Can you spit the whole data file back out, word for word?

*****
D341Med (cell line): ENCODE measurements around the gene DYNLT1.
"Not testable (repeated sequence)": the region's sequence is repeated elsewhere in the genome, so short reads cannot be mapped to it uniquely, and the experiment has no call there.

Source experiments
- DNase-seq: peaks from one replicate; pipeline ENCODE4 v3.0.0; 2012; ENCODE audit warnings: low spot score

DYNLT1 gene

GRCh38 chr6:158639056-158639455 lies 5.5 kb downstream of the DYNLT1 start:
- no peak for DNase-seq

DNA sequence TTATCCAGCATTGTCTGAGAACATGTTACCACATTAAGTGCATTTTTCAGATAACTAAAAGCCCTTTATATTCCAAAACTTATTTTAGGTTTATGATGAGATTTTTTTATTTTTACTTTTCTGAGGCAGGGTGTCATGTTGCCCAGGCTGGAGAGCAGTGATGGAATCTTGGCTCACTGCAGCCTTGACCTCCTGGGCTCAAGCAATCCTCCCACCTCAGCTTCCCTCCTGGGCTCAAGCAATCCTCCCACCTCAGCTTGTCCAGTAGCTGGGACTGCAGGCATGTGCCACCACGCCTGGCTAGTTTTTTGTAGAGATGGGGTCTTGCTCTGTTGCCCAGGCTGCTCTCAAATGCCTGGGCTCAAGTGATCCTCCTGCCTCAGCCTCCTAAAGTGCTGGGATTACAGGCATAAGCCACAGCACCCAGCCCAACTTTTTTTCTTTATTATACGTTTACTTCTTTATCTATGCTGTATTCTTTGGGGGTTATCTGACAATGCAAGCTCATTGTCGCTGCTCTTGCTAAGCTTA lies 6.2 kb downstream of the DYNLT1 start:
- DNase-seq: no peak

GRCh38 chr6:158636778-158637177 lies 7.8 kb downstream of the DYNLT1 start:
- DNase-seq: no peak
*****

D341Med (cell line): ENCODE measurements around the gene DYNLT1.
"Not testable (repeated sequence)": the region's sequence is repeated elsewhere in the genome, so short reads cannot be mapped to it uniquely, and the experiment has no call there.

Source experiments
- DNase-seq: peaks from one replicate; pipeline ENCODE4 v3.0.0; 2012; ENCODE audit warnings: low spot score

DYNLT1 gene

GRCh38 chr6:158639056-158639455 lies 5.5 kb downstream of the DYNLT1 start:
- no peak for DNase-seq

DNA sequence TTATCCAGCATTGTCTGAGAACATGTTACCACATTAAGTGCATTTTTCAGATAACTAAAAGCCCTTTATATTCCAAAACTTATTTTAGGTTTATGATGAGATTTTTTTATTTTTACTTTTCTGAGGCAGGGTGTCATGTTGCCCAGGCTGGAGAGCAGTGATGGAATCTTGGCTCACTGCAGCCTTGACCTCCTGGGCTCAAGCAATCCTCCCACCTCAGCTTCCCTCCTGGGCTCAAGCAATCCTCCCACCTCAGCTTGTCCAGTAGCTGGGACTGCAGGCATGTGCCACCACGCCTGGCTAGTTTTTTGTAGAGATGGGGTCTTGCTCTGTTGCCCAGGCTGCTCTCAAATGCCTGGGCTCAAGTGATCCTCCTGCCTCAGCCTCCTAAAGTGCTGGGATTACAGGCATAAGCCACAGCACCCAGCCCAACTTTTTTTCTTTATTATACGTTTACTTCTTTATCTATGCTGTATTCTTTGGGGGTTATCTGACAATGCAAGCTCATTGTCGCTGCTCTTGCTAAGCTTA lies 6.2 kb downstream of the DYNLT1 start:
- DNase-seq: no peak

GRCh38 chr6:158636778-158637177 lies 7.8 kb downstream of the DYNLT1 start:
- DNase-seq: no peak